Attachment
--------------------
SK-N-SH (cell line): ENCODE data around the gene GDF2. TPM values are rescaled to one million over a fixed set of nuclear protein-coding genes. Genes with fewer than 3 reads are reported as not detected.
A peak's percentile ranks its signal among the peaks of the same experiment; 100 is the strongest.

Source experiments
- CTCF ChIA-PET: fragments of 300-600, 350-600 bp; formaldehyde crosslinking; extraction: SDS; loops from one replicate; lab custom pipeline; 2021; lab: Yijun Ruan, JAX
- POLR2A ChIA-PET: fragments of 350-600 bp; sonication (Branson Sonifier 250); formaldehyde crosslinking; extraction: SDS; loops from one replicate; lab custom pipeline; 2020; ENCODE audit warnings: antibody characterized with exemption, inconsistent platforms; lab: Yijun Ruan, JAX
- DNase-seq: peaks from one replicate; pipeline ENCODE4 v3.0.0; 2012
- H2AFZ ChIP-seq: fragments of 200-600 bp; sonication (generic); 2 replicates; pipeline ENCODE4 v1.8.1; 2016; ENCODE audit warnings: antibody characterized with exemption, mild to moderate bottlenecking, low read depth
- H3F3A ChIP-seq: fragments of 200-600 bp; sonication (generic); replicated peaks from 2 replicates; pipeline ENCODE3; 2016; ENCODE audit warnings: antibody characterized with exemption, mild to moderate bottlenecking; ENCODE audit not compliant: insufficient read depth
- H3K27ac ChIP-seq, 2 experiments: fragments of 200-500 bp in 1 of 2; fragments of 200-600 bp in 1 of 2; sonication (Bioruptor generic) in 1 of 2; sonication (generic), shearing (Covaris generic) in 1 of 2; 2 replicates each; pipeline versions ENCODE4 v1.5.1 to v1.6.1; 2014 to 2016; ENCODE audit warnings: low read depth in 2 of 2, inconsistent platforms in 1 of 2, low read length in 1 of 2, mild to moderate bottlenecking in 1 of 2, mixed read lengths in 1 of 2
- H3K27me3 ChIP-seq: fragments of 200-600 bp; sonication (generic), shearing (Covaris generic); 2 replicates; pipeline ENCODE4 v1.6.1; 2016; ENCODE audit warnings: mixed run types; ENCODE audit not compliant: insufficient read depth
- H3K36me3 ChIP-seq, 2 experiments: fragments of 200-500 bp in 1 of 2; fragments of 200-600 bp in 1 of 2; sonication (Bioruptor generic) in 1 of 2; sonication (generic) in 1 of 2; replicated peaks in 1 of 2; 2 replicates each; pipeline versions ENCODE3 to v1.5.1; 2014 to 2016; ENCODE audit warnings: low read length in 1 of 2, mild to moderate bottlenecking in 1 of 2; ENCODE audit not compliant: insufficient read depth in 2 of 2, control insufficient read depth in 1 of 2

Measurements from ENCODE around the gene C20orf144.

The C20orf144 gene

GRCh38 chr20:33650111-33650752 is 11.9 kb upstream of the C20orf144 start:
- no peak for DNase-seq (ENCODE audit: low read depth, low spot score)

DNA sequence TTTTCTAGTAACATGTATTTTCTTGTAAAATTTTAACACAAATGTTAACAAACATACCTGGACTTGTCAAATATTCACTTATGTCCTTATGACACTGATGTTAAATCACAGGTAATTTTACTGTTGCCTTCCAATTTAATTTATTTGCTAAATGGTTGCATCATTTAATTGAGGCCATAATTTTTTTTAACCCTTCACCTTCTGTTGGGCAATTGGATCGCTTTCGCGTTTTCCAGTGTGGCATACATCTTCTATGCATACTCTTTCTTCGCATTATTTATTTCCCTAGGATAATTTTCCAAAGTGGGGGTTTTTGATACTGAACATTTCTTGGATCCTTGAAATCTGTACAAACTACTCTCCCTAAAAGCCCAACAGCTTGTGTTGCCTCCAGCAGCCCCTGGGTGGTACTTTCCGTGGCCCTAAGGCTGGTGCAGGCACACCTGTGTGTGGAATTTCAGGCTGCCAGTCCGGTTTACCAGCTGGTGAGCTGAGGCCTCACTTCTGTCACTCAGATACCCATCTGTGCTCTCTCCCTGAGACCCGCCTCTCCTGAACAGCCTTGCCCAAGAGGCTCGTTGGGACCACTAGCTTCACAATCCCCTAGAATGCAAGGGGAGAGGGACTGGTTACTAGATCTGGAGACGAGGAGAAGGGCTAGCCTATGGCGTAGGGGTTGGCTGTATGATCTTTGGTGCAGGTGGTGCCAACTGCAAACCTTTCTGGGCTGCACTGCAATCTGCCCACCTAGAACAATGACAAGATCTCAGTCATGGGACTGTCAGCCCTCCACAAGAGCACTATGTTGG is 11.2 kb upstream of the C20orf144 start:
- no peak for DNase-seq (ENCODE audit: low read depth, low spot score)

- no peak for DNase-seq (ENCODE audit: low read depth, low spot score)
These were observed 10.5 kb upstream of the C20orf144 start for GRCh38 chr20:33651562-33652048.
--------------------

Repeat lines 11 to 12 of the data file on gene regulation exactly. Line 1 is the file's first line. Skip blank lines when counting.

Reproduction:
- H3K36me3 ChIP-seq, 2 experiments: fragments of 200-500 bp in 1 of 2; fragments of 200-600 bp in 1 of 2; sonication (Bioruptor generic) in 1 of 2; sonication (generic) in 1 of 2; replicated peaks in 1 of 2; 2 replicates each; pipeline versions ENCODE3 to v1.5.1; 2014 to 2016; ENCODE audit warnings: low read length in 1 of 2, mild to moderate bottlenecking in 1 of 2; ENCODE audit not compliant: insufficient read depth in 2 of 2, control insufficient read depth in 1 of 2

Measurements from ENCODE around the gene C20orf144.